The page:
By Kelly Pollock, feature writer for The Buzz Cafe
Each year in March, the Oak Park Arts District celebrates Women’s History Month with WOW! Women Owned Works. Gail Coughlin of Elevate Creative (321 Harrison Street) was inspired to start the event in 2017 after President Trump’s inauguration and the subsequent Women’s March.
“I thought it would be a good opportunity to celebrate all the women-owned businesses in the arts district—the most of any business district in Oak Park,” said Gail. “It was not a happy time and I wanted to bring something positive to the neighborhood.” Yellow was chosen as the signature color for the event. “It’s happy and cheerful. It’s bright and attention-grabbing,” said Gail.
This year’s WOW! Women Owned Works event will be held on Saturday, March 18, from 11am-4pm and will feature a variety of sales and promotions. Yellow decorations will indicate which businesses are participating.
The Oak Park Arts District is proud to be the home of many women-owned businesses. Here are some of their stories:
Maryann Woods, Niravadhi Services/Problem Solvers, 17 Harrison Street
Maryann was always a curious kid who liked to take things apart and then put them back together again. Growing up in a missionary household, she spent a lot of her summers in India where she always spent time with the children. “I had a huge passion for kids and for a long time I wanted to be a pediatrician,” said Maryann, “But in the end, I decided to become a teacher.”
After leaving her teaching job during the pandemic, Maryann started tutoring and doing custom design work. She incorporated her business as Niravadhi Services. “My parents are from India and Niravadhi means ‘several’ in Sanskrit. So my business name literally means ‘several services’ which is perfect because I’ve always been a jack-of-all-trades.”
More recently, Maryann combined her passion for STEM and her love of teaching into Problem Solvers (the education services arm of her business) where she offers STEM programming to elementary and middle school students. For more information on Maryann and her businesses, visit www.niravadhi.com and www.problemsolversstem.com.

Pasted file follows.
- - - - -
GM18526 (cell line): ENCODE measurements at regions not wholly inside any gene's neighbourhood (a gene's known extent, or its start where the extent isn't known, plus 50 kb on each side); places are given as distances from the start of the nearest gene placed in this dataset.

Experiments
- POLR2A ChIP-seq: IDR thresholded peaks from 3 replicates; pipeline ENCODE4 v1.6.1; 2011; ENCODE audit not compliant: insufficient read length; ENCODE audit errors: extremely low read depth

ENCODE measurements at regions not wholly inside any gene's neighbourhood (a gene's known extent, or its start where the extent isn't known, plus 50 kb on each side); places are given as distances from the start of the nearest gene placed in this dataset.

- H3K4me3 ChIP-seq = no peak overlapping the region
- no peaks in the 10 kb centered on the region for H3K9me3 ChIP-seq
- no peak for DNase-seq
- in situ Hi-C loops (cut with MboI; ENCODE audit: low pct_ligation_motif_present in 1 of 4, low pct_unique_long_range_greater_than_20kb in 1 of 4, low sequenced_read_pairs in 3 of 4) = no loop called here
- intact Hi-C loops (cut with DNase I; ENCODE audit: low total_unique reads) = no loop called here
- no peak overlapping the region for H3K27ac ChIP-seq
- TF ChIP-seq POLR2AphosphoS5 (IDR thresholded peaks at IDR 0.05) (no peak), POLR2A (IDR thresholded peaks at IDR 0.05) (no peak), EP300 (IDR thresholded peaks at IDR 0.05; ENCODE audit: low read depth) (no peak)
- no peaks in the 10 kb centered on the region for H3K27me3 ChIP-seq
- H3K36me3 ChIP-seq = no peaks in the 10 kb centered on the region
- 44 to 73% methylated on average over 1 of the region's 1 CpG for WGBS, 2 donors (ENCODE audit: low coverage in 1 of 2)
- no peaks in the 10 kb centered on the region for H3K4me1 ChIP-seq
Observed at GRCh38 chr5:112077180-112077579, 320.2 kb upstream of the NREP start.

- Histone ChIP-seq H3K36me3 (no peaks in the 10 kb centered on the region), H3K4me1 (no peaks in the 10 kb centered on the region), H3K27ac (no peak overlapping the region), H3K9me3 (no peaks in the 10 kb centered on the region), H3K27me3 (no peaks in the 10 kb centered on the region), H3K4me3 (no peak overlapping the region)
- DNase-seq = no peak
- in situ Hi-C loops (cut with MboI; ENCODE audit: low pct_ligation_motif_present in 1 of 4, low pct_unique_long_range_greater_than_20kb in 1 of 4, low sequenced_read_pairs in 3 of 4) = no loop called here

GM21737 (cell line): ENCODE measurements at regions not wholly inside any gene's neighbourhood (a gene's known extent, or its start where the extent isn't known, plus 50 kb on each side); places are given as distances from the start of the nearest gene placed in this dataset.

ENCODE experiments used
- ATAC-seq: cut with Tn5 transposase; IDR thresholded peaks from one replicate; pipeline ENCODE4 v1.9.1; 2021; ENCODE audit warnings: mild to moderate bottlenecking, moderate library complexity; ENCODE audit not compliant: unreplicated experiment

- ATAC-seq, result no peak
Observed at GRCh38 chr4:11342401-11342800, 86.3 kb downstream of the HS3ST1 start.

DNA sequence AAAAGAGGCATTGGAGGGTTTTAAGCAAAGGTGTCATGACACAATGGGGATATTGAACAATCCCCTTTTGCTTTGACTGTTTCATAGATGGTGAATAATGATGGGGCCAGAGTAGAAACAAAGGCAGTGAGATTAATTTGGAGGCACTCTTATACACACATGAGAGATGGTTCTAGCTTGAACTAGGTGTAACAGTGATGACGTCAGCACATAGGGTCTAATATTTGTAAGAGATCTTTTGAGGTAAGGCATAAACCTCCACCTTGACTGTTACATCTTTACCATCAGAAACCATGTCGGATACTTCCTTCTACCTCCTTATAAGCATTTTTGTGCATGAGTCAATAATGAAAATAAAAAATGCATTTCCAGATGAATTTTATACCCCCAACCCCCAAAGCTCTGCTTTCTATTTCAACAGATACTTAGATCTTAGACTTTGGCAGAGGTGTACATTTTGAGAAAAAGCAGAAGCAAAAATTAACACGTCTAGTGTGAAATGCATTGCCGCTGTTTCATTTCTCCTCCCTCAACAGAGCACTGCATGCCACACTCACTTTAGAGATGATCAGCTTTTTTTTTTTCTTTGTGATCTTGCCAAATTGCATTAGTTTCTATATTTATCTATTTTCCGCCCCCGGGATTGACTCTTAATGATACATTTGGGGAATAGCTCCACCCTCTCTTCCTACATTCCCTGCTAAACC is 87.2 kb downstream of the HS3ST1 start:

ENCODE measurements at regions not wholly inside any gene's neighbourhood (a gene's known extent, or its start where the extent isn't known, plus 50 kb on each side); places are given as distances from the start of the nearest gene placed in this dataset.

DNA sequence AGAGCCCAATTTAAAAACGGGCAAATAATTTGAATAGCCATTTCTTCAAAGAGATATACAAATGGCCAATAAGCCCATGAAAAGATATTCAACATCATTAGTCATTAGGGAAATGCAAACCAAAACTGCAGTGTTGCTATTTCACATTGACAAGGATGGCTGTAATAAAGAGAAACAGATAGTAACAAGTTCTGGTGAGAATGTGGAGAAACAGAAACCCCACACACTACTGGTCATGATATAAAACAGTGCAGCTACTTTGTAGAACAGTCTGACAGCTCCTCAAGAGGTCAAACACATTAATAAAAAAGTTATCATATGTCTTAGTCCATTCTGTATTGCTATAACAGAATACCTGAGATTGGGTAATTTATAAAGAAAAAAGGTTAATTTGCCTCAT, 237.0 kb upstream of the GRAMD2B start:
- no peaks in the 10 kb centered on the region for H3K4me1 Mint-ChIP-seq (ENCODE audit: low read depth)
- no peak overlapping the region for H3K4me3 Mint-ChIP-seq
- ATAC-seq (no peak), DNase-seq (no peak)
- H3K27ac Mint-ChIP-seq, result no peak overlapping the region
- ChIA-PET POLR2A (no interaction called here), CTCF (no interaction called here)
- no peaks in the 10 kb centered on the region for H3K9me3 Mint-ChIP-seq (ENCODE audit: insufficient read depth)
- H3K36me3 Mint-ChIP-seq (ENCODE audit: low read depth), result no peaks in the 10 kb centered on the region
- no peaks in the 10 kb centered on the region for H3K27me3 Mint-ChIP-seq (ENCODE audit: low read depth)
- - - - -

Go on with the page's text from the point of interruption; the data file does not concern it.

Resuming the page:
Dima Ali, Dima Jewelry Atelier + Boutique, 41 Harrison Street
Dima was born and raised in Baghdad and came to the United States in December 2002 just three months before the U.S. invasion of Iraq. Although she has a master’s degree in Family Law, Dima could not practice after immigrating. She worked on and off doing English to Arabic and Arabic to English translation, but after having her children, Dima focused on being a mom.
It was the 2016 election and the subsequent Muslim Ban which ignited her passion for activism. “I am culturally Muslim and the former president’s attacks on immigrants and on Muslims made me feel that I needed to do something.” Dima had always enjoyed making jewelry, but she lacked the self-confidence to think that her pieces were good enough to sell. She wanted to make a difference and so she started donating her jewelry to causes she cared about.
“People loved my work and I started getting orders. I wanted to support a cause so I chose to donate a percentage of my sales to RefugeeOne,” said Dima. Bit by bit, her sales increased until she realized she needed a separate studio space which she opened last year.
For WOW! Women Owned Works, Dima is planning a sample sale and deep discounts on soon-to-be retired styles. She’s also working on a fresh spring line full of bees and butterflies. For more information on Dima and her business, visit www.dima-jewelry.com.
Kim Humphrey, Bead in Hand, 145 Harrison Street